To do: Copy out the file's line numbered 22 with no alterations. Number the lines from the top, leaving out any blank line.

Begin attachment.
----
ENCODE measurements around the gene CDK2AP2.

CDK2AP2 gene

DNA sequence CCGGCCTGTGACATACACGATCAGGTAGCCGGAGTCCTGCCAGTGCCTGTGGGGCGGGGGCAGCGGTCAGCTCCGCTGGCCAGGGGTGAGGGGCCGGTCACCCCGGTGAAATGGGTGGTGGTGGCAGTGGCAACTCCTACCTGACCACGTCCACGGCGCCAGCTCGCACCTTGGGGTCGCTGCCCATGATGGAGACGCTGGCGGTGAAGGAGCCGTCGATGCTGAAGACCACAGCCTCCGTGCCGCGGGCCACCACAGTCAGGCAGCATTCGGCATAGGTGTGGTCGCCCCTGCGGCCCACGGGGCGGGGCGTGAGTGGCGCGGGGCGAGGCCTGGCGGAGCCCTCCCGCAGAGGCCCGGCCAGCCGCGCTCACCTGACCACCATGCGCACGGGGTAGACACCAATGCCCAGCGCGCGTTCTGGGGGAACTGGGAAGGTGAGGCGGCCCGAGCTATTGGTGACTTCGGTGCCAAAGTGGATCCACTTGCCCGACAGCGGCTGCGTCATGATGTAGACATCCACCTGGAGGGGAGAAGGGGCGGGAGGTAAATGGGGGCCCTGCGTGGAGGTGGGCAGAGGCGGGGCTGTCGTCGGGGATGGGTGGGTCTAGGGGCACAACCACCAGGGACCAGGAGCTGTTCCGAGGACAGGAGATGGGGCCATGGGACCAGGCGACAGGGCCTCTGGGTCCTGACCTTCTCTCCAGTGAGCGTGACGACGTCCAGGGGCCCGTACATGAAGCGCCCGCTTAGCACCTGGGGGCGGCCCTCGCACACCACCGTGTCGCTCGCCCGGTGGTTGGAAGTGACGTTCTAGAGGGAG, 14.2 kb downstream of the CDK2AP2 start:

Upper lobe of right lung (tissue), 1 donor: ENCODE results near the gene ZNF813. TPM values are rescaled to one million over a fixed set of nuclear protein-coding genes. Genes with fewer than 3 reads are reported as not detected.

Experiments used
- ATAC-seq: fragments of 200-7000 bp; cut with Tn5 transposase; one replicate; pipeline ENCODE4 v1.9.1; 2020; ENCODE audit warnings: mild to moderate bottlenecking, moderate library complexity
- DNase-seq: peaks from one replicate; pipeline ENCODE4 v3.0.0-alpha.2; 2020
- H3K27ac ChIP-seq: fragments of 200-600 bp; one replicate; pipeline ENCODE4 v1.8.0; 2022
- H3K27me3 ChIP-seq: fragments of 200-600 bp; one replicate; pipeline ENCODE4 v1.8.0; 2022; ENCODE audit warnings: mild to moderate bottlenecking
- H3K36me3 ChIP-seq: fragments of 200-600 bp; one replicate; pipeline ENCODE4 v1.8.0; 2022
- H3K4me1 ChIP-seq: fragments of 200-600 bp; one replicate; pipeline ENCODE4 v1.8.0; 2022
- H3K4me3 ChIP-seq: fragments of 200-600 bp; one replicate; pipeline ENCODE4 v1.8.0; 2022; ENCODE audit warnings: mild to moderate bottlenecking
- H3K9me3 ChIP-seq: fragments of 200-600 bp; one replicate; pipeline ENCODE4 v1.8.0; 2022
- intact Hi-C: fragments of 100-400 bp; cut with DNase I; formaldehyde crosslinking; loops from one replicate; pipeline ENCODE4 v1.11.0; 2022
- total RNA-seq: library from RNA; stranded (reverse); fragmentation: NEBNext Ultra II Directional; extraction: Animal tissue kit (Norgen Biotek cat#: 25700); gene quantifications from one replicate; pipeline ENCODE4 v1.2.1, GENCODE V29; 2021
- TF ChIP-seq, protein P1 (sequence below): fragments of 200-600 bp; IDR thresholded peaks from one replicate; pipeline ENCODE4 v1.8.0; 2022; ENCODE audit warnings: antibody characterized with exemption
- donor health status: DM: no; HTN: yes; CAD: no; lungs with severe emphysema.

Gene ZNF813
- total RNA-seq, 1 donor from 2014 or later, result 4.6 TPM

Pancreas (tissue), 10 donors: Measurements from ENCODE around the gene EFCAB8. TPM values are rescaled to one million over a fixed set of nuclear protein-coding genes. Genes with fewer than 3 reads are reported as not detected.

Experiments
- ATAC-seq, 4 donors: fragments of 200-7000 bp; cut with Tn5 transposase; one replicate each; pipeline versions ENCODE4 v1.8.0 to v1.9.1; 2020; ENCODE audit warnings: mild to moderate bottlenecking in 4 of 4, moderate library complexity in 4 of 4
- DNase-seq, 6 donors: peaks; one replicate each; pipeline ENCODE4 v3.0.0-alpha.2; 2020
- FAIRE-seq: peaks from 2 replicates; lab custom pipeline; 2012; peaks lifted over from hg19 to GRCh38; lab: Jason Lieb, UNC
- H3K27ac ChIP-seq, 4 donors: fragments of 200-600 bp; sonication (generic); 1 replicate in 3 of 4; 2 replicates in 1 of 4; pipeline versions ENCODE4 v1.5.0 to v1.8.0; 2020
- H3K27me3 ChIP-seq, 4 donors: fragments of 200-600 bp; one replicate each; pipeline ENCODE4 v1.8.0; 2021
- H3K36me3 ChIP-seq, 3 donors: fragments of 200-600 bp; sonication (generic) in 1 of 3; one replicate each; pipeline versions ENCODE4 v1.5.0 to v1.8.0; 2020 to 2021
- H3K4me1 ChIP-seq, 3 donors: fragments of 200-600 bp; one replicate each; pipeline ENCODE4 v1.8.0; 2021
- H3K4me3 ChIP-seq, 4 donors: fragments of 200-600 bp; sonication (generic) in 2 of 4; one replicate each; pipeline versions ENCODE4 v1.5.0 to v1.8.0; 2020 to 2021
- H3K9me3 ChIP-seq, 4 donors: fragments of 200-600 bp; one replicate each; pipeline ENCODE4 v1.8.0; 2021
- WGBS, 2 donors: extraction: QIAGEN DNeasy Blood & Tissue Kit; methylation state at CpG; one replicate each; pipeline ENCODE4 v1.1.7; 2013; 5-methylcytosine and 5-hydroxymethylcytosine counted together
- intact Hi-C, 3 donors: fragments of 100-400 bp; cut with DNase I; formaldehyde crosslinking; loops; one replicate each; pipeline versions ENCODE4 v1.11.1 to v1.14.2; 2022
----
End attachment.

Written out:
- ATAC-seq, 4 donors: fragments of 200-7000 bp; cut with Tn5 transposase; one replicate each; pipeline versions ENCODE4 v1.8.0 to v1.9.1; 2020; ENCODE audit warnings: mild to moderate bottlenecking in 4 of 4, moderate library complexity in 4 of 4